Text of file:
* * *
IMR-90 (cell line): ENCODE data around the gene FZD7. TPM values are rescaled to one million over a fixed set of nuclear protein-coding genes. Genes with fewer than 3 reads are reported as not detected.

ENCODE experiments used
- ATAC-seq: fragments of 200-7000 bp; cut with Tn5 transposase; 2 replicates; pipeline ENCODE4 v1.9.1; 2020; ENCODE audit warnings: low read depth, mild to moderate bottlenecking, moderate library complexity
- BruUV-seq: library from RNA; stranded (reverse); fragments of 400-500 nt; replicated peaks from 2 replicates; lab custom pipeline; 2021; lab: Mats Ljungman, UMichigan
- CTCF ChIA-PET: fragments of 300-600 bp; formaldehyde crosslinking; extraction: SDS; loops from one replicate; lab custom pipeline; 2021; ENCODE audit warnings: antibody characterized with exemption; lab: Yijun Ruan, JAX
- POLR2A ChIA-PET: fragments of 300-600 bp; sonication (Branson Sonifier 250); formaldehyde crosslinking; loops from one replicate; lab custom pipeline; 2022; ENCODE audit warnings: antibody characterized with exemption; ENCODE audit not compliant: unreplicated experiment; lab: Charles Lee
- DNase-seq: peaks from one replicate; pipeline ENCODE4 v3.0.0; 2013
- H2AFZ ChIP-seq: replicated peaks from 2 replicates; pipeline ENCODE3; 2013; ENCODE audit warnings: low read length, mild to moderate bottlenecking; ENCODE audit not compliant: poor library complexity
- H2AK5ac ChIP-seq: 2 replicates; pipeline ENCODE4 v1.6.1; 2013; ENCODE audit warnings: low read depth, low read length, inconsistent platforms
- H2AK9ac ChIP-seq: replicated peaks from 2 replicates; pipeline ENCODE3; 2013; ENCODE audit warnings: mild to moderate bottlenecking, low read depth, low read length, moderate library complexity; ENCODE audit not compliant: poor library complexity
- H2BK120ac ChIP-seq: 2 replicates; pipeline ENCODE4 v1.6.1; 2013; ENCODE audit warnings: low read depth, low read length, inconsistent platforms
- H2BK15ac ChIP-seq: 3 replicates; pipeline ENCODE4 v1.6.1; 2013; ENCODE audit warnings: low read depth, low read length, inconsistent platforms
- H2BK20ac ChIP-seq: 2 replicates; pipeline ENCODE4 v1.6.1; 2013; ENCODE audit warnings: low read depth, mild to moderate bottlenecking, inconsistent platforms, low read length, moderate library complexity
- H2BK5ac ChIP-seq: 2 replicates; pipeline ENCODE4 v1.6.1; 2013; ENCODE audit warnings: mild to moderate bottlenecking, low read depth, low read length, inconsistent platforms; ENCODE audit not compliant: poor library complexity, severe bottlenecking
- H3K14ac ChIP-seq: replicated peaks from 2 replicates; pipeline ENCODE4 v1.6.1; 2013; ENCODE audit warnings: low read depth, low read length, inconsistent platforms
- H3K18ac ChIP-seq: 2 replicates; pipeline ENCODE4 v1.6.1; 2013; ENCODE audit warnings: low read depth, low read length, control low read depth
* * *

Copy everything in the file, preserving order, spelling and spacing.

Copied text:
IMR-90 (cell line): ENCODE data around the gene FZD7. TPM values are rescaled to one million over a fixed set of nuclear protein-coding genes. Genes with fewer than 3 reads are reported as not detected.

ENCODE experiments used
- ATAC-seq: fragments of 200-7000 bp; cut with Tn5 transposase; 2 replicates; pipeline ENCODE4 v1.9.1; 2020; ENCODE audit warnings: low read depth, mild to moderate bottlenecking, moderate library complexity
- BruUV-seq: library from RNA; stranded (reverse); fragments of 400-500 nt; replicated peaks from 2 replicates; lab custom pipeline; 2021; lab: Mats Ljungman, UMichigan
- CTCF ChIA-PET: fragments of 300-600 bp; formaldehyde crosslinking; extraction: SDS; loops from one replicate; lab custom pipeline; 2021; ENCODE audit warnings: antibody characterized with exemption; lab: Yijun Ruan, JAX
- POLR2A ChIA-PET: fragments of 300-600 bp; sonication (Branson Sonifier 250); formaldehyde crosslinking; loops from one replicate; lab custom pipeline; 2022; ENCODE audit warnings: antibody characterized with exemption; ENCODE audit not compliant: unreplicated experiment; lab: Charles Lee
- DNase-seq: peaks from one replicate; pipeline ENCODE4 v3.0.0; 2013
- H2AFZ ChIP-seq: replicated peaks from 2 replicates; pipeline ENCODE3; 2013; ENCODE audit warnings: low read length, mild to moderate bottlenecking; ENCODE audit not compliant: poor library complexity
- H2AK5ac ChIP-seq: 2 replicates; pipeline ENCODE4 v1.6.1; 2013; ENCODE audit warnings: low read depth, low read length, inconsistent platforms
- H2AK9ac ChIP-seq: replicated peaks from 2 replicates; pipeline ENCODE3; 2013; ENCODE audit warnings: mild to moderate bottlenecking, low read depth, low read length, moderate library complexity; ENCODE audit not compliant: poor library complexity
- H2BK120ac ChIP-seq: 2 replicates; pipeline ENCODE4 v1.6.1; 2013; ENCODE audit warnings: low read depth, low read length, inconsistent platforms
- H2BK15ac ChIP-seq: 3 replicates; pipeline ENCODE4 v1.6.1; 2013; ENCODE audit warnings: low read depth, low read length, inconsistent platforms
- H2BK20ac ChIP-seq: 2 replicates; pipeline ENCODE4 v1.6.1; 2013; ENCODE audit warnings: low read depth, mild to moderate bottlenecking, inconsistent platforms, low read length, moderate library complexity
- H2BK5ac ChIP-seq: 2 replicates; pipeline ENCODE4 v1.6.1; 2013; ENCODE audit warnings: mild to moderate bottlenecking, low read depth, low read length, inconsistent platforms; ENCODE audit not compliant: poor library complexity, severe bottlenecking
- H3K14ac ChIP-seq: replicated peaks from 2 replicates; pipeline ENCODE4 v1.6.1; 2013; ENCODE audit warnings: low read depth, low read length, inconsistent platforms
- H3K18ac ChIP-seq: 2 replicates; pipeline ENCODE4 v1.6.1; 2013; ENCODE audit warnings: low read depth, low read length, control low read depth